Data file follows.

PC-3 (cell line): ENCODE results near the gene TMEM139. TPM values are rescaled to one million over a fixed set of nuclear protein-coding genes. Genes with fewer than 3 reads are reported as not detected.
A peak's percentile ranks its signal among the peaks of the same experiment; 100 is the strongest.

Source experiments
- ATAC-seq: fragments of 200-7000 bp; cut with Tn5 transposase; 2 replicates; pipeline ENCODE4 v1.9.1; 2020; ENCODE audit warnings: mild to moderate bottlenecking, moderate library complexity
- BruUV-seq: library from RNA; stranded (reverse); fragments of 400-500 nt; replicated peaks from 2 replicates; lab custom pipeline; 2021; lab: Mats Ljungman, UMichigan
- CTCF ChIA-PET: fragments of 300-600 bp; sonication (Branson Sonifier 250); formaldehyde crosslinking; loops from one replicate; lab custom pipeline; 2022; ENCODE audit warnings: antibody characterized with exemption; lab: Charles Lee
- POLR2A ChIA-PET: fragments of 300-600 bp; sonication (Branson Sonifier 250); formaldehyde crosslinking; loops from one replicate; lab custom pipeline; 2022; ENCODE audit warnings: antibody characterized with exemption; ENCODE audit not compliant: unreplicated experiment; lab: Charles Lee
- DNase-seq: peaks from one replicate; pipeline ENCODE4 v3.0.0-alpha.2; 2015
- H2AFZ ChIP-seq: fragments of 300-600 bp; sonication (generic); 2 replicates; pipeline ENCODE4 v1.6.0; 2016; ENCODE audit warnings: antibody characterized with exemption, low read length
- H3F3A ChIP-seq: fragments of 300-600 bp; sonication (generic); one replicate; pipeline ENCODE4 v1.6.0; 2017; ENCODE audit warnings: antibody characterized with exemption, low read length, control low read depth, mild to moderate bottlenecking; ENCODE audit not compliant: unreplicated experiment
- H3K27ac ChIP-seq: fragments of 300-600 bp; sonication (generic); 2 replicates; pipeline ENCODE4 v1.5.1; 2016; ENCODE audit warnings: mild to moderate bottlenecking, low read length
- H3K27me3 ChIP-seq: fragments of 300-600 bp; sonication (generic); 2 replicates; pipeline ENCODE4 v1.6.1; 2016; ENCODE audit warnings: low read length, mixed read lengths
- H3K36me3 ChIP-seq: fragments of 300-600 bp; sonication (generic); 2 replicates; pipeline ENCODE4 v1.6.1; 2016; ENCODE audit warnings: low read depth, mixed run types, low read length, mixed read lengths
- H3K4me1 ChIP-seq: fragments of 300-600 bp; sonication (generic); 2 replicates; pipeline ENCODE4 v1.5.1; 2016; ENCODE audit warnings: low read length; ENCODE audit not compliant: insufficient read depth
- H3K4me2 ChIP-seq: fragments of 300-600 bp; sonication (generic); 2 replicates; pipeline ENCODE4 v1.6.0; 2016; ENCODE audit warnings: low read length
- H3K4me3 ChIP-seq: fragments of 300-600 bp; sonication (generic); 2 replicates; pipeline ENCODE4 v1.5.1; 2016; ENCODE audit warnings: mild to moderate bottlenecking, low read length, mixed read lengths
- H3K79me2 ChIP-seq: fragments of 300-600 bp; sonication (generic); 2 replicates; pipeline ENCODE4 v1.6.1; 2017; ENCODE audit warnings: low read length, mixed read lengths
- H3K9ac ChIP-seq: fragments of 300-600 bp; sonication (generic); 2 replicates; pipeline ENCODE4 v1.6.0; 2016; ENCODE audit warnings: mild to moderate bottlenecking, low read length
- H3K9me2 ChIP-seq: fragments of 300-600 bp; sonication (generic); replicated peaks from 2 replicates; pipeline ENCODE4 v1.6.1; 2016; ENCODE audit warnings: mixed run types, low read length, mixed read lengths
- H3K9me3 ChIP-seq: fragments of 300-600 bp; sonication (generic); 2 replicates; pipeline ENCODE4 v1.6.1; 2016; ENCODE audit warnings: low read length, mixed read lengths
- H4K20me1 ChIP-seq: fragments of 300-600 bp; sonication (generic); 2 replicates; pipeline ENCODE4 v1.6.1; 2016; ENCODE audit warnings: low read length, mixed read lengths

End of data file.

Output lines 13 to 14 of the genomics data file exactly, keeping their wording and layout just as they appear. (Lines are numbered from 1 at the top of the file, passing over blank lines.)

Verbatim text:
- H3K36me3 ChIP-seq: fragments of 300-600 bp; sonication (generic); 2 replicates; pipeline ENCODE4 v1.6.1; 2016; ENCODE audit warnings: low read depth, mixed run types, low read length, mixed read lengths
- H3K4me1 ChIP-seq: fragments of 300-600 bp; sonication (generic); 2 replicates; pipeline ENCODE4 v1.5.1; 2016; ENCODE audit warnings: low read length; ENCODE audit not compliant: insufficient read depth